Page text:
My long position on LinkedIn (LNKD) is a very tough one. I continue to believe in the company and the valuation is finally starting to make sense after years of being overvalued. The ride has been brutal for holders though and I personally will have to sell if the trade reaches -20% (currently stands at -13%), I simply can’t afford to go against a very powerful trend.

LNKD Chart

LNKD data by YCharts

Otherwise, not much is happening, but with an average return by trade over 8% so far this year, I certainly can`t complain! As always, you can see my live trades here:

That’s all for me, wishing all of you a great start to this week:)

Weekend Readings

By: ispeculatornew | Date posted: 04.18.2014 (10:07 am)

Ahhh it’s about time, but I think winter and cold weather is finally behind us. I can’t tell you how big of a relief that is for me;) In the meantime, here area few interesting readings that you will hopefully enjoy:)

General Readings

Interview with legendary investor Fred Wilson @ BusinessInsider
The new venture landscape @ K9Ventures
Clean coal is the future @ Wired

Dividend & Passive Income Readings

Top 20 most powerful dividend stocks to buy @ TheDividendGuyBlog

Tech Stock Readings

Google buys drone maker @ TechCrunch
Google getting good at lobbying @ WashingtonPost
Facebook (FB) to launch payments @ TechCrunch
The truth about Google-X (GOOG) @ FastCompany

The Stock Market

By: ispeculatornew | Date posted: 04.17.2014 (4:15 am)

Benjamin_Graham_3007The other day I ran across this quote which is one of my favorite ones about the markets:

“In the short run, the market is a voting machine but in the long run, it is a weighing machine.”
― Benjamin Graham

I strongly believe in that concept. One clear question though is what the “short run” represents. I’d argue that over  few days or even a few weeks, stocks move mostly based on how “popular” they are but if a stock stays “out-of-value” for too long, a longer term fund or asset manager will end up buying or taking a short position. That is partially what I try to do with my long & short stock picks. My USDP and long term speculative picks are much longer term in nature and depend almost entirely on the actual performance of those companies.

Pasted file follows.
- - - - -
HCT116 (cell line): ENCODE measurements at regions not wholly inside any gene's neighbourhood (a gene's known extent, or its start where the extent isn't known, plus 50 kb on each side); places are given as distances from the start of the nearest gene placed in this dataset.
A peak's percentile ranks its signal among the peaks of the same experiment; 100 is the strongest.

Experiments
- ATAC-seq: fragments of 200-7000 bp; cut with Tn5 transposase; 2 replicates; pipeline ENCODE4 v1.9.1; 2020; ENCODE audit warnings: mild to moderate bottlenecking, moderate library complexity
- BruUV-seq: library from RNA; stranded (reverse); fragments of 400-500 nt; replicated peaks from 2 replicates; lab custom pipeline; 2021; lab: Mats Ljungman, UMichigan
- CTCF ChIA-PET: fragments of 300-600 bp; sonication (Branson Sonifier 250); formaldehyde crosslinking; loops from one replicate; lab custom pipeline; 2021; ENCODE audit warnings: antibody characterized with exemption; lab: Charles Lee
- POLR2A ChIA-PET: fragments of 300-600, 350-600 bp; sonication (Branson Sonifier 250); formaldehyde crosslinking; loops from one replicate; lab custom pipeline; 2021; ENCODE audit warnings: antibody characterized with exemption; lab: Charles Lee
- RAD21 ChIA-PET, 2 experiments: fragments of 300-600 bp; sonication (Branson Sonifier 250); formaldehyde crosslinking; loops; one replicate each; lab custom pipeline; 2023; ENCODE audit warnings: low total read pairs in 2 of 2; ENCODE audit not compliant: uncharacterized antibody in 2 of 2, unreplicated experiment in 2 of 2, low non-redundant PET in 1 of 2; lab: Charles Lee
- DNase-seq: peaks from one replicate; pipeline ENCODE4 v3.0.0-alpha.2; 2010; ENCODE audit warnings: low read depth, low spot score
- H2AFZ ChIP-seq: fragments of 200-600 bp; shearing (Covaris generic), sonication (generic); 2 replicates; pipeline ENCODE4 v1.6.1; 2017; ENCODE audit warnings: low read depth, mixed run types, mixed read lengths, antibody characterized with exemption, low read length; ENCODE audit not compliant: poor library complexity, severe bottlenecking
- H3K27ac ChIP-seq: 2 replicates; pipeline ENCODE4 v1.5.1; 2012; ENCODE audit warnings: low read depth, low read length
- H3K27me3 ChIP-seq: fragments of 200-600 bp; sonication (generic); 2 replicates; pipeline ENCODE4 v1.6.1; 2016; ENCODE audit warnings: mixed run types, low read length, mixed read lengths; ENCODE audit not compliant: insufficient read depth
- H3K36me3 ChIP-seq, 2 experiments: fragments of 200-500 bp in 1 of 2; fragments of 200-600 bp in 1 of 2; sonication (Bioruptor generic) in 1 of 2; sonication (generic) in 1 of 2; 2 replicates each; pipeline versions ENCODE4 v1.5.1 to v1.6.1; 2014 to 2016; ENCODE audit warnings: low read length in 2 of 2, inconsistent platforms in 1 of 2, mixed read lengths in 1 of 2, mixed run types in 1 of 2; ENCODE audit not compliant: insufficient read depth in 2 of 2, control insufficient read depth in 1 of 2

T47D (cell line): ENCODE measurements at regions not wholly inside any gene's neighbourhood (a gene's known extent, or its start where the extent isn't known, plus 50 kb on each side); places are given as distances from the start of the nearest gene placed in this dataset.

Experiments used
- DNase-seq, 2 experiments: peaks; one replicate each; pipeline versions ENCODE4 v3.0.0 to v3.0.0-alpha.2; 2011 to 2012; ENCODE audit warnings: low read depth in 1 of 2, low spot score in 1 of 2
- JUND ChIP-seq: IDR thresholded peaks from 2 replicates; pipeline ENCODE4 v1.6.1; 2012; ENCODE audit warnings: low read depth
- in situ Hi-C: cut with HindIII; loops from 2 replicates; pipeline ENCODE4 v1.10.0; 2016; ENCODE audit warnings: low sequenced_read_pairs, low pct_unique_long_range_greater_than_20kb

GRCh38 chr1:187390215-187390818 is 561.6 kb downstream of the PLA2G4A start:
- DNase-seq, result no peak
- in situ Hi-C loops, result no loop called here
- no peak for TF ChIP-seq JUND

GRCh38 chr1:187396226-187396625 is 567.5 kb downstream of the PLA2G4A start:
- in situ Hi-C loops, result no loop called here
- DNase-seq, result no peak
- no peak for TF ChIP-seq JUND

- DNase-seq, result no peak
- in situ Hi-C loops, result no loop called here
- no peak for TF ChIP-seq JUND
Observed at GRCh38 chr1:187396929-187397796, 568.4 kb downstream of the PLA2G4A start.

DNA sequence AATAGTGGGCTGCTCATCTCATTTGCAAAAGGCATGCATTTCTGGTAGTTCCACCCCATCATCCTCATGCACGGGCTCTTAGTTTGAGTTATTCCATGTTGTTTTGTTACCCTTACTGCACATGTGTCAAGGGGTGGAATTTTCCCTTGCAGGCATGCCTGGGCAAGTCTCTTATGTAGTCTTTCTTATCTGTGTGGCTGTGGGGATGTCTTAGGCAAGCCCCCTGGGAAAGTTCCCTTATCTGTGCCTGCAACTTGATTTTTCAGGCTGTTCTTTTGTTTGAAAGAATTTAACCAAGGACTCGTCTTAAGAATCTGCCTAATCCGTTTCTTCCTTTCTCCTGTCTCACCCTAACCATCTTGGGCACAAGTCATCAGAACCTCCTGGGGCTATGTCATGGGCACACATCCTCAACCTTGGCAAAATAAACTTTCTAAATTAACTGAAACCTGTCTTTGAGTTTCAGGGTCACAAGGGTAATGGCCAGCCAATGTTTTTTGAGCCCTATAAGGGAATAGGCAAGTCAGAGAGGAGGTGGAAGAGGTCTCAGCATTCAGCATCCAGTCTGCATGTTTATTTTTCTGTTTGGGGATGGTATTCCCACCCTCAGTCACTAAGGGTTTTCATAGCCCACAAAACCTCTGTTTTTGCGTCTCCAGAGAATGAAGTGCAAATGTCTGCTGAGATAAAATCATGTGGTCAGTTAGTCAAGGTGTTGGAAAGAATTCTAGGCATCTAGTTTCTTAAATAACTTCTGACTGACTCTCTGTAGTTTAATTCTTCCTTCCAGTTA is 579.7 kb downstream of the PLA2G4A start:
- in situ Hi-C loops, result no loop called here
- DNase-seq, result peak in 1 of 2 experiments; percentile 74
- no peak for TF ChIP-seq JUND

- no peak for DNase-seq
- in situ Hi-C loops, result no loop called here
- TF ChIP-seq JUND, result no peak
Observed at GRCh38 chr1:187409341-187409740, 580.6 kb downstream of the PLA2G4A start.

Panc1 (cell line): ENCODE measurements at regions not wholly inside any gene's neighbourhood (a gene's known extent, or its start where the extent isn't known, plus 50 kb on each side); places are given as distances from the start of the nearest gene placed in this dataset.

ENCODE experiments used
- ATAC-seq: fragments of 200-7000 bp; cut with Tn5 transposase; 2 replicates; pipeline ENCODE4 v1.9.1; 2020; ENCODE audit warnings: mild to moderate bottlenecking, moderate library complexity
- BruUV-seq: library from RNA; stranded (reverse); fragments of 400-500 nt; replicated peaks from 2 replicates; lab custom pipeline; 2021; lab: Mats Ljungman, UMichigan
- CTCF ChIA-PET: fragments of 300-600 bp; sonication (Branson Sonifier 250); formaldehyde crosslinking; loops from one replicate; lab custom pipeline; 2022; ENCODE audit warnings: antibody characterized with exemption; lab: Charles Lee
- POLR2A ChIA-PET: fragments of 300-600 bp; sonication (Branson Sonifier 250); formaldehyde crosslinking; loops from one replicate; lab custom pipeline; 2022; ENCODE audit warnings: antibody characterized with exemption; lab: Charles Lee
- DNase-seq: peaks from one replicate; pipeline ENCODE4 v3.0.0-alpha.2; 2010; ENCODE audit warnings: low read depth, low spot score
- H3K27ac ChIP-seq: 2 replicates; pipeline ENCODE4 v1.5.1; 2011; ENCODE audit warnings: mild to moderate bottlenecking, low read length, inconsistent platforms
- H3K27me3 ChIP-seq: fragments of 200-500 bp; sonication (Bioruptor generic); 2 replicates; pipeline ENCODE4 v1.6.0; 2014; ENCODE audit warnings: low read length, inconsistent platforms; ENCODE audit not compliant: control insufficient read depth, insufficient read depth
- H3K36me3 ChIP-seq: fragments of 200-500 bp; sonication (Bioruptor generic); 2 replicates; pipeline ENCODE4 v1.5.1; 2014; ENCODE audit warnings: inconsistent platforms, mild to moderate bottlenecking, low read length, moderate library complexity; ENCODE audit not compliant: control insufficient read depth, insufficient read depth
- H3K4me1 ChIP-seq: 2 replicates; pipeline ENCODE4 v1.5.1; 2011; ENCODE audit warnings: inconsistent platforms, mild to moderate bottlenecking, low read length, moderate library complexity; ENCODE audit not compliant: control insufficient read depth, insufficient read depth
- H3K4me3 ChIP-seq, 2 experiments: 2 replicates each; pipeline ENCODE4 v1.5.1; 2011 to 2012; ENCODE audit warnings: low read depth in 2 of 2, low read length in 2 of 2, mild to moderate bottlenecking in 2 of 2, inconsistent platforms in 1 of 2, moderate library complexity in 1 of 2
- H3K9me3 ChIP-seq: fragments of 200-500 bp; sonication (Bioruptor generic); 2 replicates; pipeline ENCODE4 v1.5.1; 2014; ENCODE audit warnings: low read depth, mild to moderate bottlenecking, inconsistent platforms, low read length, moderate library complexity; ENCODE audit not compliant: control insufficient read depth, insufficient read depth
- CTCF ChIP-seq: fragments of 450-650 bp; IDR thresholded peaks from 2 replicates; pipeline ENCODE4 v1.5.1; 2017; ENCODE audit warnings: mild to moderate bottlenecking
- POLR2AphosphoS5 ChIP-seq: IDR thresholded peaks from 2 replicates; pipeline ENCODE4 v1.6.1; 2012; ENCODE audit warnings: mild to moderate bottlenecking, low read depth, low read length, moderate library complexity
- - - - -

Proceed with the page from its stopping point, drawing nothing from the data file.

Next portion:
Any thoughts?

The Biggest Battle Yet For Ecosystems ($AAPL, $GOOG, $FB, $MSFT, $AMZN)

By: ispeculatornew | Date posted: 04.16.2014 (3:00 am)

threescreensAs i continue to be fascinated by the ecosystem battle that is raging on, it is becoming very clear that there will not be one winner that will take the whole market. Instead, we will have a few strong players that have dominant ecosystems and specific apps will be dominated by players no matter what the ecosystem is. Some of those battles already have clear winners:

-Social: Facebook (FB)
-Search: Google (GOOG)
-Mobile O/S: Apple (AAPL) and Google (GOOG)
-App stores: Apple (AAPL) and Google (GOOG)
-Maps: Google (GOOG)
-Online Commerce: Amazon (AMZN)
-Physical Shipping: Amazon (AMZN)
-Online music: Apple (AAPL)
-Digital books: Amazon (AMZN)
-“Work” Software: Microsoft (MSFT)
-Gaming consoles: Microsoft (MSFT)

You get the idea. Each of those products face serious competition and could eventually lose their lead but at this point, they are dominant.

The Biggest Battle Has Yet To Begin

When we think about financial services, it’s easy to get an idea of the incredible potential. Just think of companies that are actually generating billions through payments:

-Credit cards (Mastercard, Visa, Amex, etc)
-Credit card processors
-Online payment solutions (eBay’s Paypal, Square, etc)

MA Revenue (Quarterly) Chart

MA Revenue (Quarterly) data by YCharts

We do not know how this will play out but it does seem clear that over time, an increasing part of our online and offline payments will be made through our phone. This could be done directly from the O/S, from an app, from the web, etc. It’s also unclear if there will be more than one dominant players in this arena. Already, all of the existing players have been gaining significant ground here in transforming themselves for this new era and it would be crazy to think they don’t have a shot. However, I’d argue that the 5-10 years from now, several of these players will be dominant in the payments arena. They will be able to leverage their existing ecosystems to gain a solid advtange over competitors. Users have already entered personal information and have established connections either through their contacts, messaging apps, etc.

$FBLet’s take a look at how each player is doing:

Apple (AAPL): Apple is rumored to be making a big push into payments in its upcoming iOS version and with its fingerprint ID technology, making offline payments could become very easy. Apple has a strong market share in the US which would be ideal to take the lead.

Google (GOOG): While the company has made some progress through the creation of Google Wallets and the gradual implementation of payments by Gmail, it does not seem as advanced so it’s not shocking to hear that it has looked into acquiring Square, one of the leading payments technologies.